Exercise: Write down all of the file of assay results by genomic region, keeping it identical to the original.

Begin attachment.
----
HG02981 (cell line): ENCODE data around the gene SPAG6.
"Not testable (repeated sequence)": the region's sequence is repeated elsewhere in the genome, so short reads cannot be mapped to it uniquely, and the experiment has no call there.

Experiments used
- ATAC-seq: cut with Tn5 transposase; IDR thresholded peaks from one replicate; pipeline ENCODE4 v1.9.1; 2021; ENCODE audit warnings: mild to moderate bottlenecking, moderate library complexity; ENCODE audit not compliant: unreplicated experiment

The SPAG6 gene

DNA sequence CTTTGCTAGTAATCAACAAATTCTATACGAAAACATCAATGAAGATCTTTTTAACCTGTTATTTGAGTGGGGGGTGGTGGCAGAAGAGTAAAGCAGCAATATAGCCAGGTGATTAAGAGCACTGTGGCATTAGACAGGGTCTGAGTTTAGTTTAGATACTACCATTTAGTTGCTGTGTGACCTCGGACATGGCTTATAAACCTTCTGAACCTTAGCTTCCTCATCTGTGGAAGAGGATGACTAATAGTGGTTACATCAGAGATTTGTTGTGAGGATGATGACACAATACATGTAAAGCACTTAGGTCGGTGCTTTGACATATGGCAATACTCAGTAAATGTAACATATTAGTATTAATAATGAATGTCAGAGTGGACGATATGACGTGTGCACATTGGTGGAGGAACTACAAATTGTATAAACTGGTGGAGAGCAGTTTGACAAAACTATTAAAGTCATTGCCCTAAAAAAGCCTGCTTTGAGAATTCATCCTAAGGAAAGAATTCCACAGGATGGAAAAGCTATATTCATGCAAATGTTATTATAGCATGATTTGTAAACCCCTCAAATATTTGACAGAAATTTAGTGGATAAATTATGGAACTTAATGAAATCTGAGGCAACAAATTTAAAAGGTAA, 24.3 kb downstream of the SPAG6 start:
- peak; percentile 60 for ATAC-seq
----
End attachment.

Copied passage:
HG02981 (cell line): ENCODE data around the gene SPAG6.
"Not testable (repeated sequence)": the region's sequence is repeated elsewhere in the genome, so short reads cannot be mapped to it uniquely, and the experiment has no call there.

Experiments used
- ATAC-seq: cut with Tn5 transposase; IDR thresholded peaks from one replicate; pipeline ENCODE4 v1.9.1; 2021; ENCODE audit warnings: mild to moderate bottlenecking, moderate library complexity; ENCODE audit not compliant: unreplicated experiment

The SPAG6 gene

DNA sequence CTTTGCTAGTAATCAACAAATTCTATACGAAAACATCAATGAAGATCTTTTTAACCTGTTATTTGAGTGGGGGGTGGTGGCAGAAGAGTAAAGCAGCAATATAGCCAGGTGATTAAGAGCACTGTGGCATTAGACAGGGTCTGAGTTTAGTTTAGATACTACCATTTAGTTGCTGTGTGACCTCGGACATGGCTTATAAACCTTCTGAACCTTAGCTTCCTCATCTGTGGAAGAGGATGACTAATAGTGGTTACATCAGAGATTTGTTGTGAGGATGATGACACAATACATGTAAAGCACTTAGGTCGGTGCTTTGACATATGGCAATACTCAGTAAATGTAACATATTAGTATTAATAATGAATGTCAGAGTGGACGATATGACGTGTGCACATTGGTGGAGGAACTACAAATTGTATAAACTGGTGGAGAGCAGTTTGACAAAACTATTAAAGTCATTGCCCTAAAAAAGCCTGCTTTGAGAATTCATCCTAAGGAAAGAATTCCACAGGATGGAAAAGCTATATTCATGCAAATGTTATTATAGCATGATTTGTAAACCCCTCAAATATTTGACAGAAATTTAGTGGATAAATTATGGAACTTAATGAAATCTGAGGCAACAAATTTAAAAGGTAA, 24.3 kb downstream of the SPAG6 start:
- peak; percentile 60 for ATAC-seq